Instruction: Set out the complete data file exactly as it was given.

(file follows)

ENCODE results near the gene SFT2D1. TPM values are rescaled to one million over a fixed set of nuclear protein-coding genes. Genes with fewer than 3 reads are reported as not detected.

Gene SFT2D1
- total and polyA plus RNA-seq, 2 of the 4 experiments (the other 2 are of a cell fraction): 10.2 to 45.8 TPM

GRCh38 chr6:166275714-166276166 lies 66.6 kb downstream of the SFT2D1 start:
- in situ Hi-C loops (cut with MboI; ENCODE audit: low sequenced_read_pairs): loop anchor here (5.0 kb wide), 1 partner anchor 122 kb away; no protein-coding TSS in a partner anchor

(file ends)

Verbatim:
ENCODE results near the gene SFT2D1. TPM values are rescaled to one million over a fixed set of nuclear protein-coding genes. Genes with fewer than 3 reads are reported as not detected.

Gene SFT2D1
- total and polyA plus RNA-seq, 2 of the 4 experiments (the other 2 are of a cell fraction): 10.2 to 45.8 TPM

GRCh38 chr6:166275714-166276166 lies 66.6 kb downstream of the SFT2D1 start:
- in situ Hi-C loops (cut with MboI; ENCODE audit: low sequenced_read_pairs): loop anchor here (5.0 kb wide), 1 partner anchor 122 kb away; no protein-coding TSS in a partner anchor